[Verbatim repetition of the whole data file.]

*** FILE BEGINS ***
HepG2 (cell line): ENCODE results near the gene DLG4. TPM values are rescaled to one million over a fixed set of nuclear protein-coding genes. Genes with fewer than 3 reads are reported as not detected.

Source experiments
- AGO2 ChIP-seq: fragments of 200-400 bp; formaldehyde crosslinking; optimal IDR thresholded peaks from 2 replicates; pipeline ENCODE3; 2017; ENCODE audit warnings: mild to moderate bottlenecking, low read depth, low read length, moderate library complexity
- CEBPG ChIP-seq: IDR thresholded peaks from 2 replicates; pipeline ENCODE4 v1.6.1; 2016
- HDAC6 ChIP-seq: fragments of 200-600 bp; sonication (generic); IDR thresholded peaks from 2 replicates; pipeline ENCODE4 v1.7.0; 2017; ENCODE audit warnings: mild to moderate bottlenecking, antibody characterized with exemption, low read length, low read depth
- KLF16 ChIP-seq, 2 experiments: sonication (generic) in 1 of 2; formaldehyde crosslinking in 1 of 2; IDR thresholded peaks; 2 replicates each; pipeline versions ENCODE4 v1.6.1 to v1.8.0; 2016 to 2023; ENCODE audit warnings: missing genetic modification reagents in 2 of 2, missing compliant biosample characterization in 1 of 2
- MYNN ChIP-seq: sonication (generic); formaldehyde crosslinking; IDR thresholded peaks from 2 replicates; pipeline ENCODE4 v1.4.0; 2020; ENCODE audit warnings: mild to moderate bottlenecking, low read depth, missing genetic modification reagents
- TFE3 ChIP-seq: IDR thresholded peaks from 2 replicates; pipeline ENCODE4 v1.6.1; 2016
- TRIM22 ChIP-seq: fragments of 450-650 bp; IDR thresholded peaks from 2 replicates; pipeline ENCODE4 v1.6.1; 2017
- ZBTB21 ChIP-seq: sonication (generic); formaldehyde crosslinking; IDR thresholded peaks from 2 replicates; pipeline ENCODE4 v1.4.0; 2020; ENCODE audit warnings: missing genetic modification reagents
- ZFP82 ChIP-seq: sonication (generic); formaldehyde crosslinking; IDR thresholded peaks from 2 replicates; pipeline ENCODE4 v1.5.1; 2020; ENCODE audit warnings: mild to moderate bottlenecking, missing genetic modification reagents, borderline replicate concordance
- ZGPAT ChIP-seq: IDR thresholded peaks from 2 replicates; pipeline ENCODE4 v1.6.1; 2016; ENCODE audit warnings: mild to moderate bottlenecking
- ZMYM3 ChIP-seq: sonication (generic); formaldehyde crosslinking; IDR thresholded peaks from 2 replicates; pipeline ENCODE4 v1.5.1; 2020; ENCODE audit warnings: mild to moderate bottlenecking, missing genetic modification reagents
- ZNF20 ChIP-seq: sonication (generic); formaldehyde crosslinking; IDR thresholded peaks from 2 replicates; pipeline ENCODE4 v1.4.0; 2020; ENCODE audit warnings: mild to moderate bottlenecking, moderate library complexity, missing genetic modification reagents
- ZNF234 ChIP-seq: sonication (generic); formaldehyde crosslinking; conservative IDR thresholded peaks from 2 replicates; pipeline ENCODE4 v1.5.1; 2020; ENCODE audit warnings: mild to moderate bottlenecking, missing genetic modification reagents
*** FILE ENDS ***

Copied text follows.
HepG2 (cell line): ENCODE results near the gene DLG4. TPM values are rescaled to one million over a fixed set of nuclear protein-coding genes. Genes with fewer than 3 reads are reported as not detected.

Source experiments
- AGO2 ChIP-seq: fragments of 200-400 bp; formaldehyde crosslinking; optimal IDR thresholded peaks from 2 replicates; pipeline ENCODE3; 2017; ENCODE audit warnings: mild to moderate bottlenecking, low read depth, low read length, moderate library complexity
- CEBPG ChIP-seq: IDR thresholded peaks from 2 replicates; pipeline ENCODE4 v1.6.1; 2016
- HDAC6 ChIP-seq: fragments of 200-600 bp; sonication (generic); IDR thresholded peaks from 2 replicates; pipeline ENCODE4 v1.7.0; 2017; ENCODE audit warnings: mild to moderate bottlenecking, antibody characterized with exemption, low read length, low read depth
- KLF16 ChIP-seq, 2 experiments: sonication (generic) in 1 of 2; formaldehyde crosslinking in 1 of 2; IDR thresholded peaks; 2 replicates each; pipeline versions ENCODE4 v1.6.1 to v1.8.0; 2016 to 2023; ENCODE audit warnings: missing genetic modification reagents in 2 of 2, missing compliant biosample characterization in 1 of 2
- MYNN ChIP-seq: sonication (generic); formaldehyde crosslinking; IDR thresholded peaks from 2 replicates; pipeline ENCODE4 v1.4.0; 2020; ENCODE audit warnings: mild to moderate bottlenecking, low read depth, missing genetic modification reagents
- TFE3 ChIP-seq: IDR thresholded peaks from 2 replicates; pipeline ENCODE4 v1.6.1; 2016
- TRIM22 ChIP-seq: fragments of 450-650 bp; IDR thresholded peaks from 2 replicates; pipeline ENCODE4 v1.6.1; 2017
- ZBTB21 ChIP-seq: sonication (generic); formaldehyde crosslinking; IDR thresholded peaks from 2 replicates; pipeline ENCODE4 v1.4.0; 2020; ENCODE audit warnings: missing genetic modification reagents
- ZFP82 ChIP-seq: sonication (generic); formaldehyde crosslinking; IDR thresholded peaks from 2 replicates; pipeline ENCODE4 v1.5.1; 2020; ENCODE audit warnings: mild to moderate bottlenecking, missing genetic modification reagents, borderline replicate concordance
- ZGPAT ChIP-seq: IDR thresholded peaks from 2 replicates; pipeline ENCODE4 v1.6.1; 2016; ENCODE audit warnings: mild to moderate bottlenecking
- ZMYM3 ChIP-seq: sonication (generic); formaldehyde crosslinking; IDR thresholded peaks from 2 replicates; pipeline ENCODE4 v1.5.1; 2020; ENCODE audit warnings: mild to moderate bottlenecking, missing genetic modification reagents
- ZNF20 ChIP-seq: sonication (generic); formaldehyde crosslinking; IDR thresholded peaks from 2 replicates; pipeline ENCODE4 v1.4.0; 2020; ENCODE audit warnings: mild to moderate bottlenecking, moderate library complexity, missing genetic modification reagents
- ZNF234 ChIP-seq: sonication (generic); formaldehyde crosslinking; conservative IDR thresholded peaks from 2 replicates; pipeline ENCODE4 v1.5.1; 2020; ENCODE audit warnings: mild to moderate bottlenecking, missing genetic modification reagents